Typically, but optionally, additives, such as diluents, carriers, excipients, stabilizers or the like may be included in the formulation. In one embodiment, medicaments may be in the form of a particulate composition, such as a dry microparticle powder composition in a sufficient treatment quantity. For example, the composition can be ARESTIN® minocycline Hydrochloride (HCl) microspheres, available from OraPharma, Inc., Warminster, Pa., for example, in a 1 mg dosage, or those compositions as disclosed in U.S. Pat. Nos. 5,000,886, 5,143,661, 5,236,355, 5,366,733, 5,500,228, and 5,622,498, all six disclosures of which are incorporated by reference in their entirety herein. These compositions may comprise matrices of biocompatible and biodegradable polymers, in accordance with the disclosure of U.S. Pat. Nos. 5,236,355, 5,366,733, 5,500,228, and 5,622,498.
For example, dry microparticle compositions may include therapeutic agents, such as antibacterials, antibiotics, antifungal agents, anti-inflammatory agents, immunosuppressive agents, immunostimulatory agents, dentinal desensitizers, odor masking agents, immune reagents, anesthetics, antiseptics, nutritional agents, antioxidants, lipopolysaccharide complexing agents, peroxides, growth factors, or mixtures thereof. The therapeutic agent could also have antibiotic activity.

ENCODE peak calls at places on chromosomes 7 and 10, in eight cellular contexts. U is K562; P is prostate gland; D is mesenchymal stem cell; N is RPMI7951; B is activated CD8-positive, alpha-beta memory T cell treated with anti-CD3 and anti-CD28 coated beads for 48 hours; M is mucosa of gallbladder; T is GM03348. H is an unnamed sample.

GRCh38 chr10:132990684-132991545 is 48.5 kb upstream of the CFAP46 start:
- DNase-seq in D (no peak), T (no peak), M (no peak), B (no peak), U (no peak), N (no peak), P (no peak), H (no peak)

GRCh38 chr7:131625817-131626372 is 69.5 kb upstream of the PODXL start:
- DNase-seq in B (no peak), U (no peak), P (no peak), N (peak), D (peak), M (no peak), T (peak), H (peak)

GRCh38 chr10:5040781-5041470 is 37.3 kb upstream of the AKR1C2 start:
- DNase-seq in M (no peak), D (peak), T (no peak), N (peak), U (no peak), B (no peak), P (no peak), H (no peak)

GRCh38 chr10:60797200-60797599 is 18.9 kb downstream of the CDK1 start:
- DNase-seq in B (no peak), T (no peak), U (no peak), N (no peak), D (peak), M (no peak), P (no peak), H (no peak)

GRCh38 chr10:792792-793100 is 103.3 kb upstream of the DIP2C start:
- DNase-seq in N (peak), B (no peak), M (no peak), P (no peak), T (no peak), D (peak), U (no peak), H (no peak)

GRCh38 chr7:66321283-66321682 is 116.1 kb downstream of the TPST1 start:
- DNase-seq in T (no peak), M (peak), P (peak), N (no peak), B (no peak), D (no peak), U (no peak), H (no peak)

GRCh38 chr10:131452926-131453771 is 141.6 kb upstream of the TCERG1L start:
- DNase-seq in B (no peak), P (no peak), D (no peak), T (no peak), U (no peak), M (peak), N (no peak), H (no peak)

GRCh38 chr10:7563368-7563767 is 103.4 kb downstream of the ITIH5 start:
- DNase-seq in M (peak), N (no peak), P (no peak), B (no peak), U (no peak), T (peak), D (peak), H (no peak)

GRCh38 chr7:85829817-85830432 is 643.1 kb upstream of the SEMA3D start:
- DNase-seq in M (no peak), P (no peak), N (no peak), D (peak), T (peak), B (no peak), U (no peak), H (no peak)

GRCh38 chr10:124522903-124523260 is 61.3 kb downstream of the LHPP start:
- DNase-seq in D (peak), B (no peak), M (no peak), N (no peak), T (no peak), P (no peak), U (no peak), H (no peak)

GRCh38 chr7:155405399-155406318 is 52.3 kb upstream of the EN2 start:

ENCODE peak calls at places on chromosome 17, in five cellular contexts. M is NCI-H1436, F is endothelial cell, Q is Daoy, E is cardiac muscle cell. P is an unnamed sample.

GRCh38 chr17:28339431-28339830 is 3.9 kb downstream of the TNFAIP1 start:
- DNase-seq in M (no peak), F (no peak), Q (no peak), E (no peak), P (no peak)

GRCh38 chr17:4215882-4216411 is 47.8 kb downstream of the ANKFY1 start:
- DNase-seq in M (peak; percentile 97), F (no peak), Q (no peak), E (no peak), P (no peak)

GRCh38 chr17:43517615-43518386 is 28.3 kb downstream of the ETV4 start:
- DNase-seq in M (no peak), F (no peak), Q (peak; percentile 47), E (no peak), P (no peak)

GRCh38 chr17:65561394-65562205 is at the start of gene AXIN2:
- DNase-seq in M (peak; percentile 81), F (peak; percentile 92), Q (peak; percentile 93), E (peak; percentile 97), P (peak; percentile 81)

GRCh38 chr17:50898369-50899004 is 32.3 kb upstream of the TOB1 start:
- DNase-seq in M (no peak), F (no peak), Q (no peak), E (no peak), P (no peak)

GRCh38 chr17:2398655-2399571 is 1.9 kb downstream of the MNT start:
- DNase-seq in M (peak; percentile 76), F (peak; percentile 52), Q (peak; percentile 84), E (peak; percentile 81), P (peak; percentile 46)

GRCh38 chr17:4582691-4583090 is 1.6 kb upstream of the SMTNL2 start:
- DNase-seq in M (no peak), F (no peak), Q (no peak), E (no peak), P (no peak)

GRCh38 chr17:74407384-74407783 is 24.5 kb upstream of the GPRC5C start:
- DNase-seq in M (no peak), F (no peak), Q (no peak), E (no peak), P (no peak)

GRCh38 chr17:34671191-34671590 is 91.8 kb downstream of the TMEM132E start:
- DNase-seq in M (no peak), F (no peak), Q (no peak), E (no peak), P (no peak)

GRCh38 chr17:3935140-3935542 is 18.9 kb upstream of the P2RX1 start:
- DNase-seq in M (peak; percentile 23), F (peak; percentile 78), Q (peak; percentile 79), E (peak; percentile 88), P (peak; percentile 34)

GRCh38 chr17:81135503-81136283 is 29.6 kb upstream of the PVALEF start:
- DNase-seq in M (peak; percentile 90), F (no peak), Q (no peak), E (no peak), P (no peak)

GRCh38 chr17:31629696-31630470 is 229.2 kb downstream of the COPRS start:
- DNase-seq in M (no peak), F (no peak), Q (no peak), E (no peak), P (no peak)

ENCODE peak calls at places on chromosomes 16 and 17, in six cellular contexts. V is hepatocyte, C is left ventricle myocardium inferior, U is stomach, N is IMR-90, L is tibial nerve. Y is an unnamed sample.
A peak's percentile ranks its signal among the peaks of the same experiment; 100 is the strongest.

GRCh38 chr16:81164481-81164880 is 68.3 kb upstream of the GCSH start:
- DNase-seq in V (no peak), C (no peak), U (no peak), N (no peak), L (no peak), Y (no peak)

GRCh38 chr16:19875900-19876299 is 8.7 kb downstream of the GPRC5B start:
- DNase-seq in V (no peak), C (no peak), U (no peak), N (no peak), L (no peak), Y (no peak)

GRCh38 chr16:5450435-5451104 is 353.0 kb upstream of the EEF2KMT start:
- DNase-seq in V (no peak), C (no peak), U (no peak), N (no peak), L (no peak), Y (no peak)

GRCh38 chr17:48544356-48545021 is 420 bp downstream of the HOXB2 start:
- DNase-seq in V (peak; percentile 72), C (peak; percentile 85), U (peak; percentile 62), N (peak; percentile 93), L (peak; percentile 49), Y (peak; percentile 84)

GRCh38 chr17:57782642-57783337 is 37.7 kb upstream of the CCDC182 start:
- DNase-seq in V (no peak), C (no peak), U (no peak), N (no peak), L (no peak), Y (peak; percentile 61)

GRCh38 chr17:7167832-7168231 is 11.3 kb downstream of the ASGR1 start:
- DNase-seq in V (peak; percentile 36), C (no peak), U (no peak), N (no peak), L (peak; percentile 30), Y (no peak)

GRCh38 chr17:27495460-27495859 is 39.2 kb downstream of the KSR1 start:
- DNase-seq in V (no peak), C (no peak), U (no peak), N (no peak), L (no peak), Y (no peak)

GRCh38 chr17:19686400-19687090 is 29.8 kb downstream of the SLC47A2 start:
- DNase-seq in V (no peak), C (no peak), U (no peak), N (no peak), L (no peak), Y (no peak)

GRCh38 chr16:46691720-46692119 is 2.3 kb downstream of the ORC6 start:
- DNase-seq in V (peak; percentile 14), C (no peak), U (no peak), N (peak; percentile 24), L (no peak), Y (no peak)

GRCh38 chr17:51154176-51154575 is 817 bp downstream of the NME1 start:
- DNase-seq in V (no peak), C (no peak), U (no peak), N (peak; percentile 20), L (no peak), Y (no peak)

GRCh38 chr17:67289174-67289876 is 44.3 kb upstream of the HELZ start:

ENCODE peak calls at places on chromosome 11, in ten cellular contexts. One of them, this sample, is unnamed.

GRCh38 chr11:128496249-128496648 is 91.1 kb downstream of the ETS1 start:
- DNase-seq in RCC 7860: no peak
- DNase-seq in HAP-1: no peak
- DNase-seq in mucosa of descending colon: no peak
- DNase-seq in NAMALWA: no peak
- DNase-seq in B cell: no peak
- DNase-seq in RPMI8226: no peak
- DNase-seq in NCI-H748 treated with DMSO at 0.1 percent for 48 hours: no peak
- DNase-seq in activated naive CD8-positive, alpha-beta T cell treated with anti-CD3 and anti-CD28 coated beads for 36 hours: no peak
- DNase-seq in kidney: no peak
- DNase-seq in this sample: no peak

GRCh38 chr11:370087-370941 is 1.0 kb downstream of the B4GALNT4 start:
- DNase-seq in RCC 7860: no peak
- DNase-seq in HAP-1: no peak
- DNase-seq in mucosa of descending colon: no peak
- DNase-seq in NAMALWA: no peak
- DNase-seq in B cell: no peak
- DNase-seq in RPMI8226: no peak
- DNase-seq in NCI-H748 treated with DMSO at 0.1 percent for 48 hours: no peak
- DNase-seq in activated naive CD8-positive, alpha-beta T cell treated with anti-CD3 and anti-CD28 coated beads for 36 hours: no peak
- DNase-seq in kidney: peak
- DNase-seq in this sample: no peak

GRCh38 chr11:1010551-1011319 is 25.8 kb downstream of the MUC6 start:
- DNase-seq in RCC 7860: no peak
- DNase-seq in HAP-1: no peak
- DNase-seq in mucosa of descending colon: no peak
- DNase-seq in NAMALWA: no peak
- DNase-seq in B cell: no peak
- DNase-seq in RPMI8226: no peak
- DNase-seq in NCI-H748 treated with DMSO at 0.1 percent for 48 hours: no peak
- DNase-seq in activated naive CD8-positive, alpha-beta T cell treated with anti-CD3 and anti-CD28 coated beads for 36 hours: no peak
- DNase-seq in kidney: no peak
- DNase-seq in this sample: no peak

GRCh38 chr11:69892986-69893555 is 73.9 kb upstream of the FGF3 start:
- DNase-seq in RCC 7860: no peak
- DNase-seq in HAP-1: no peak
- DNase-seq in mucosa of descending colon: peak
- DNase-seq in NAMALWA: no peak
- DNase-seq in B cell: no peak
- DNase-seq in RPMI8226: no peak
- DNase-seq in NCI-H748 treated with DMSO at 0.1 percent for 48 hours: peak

Exemplary therapeutic agents may be antibiotics such as tetracycline, a pharmaceutically acceptable salt of a tetracycline, hydrates of a tetracycline and hydrates of a pharmaceutically acceptable salt of a tetracycline. The tetracyclines may be doxycycline, a pharmaceutically acceptable salt of doxycycline, hydrates of doxycycline and hydrates of a pharmaceutically acceptable salt of doxycycline. Also, the tetracycline may be minocycline, a pharmaceutically acceptable salt of minocycline, hydrates of minocycline and hydrates of a pharmaceutically acceptable salt of minocycline.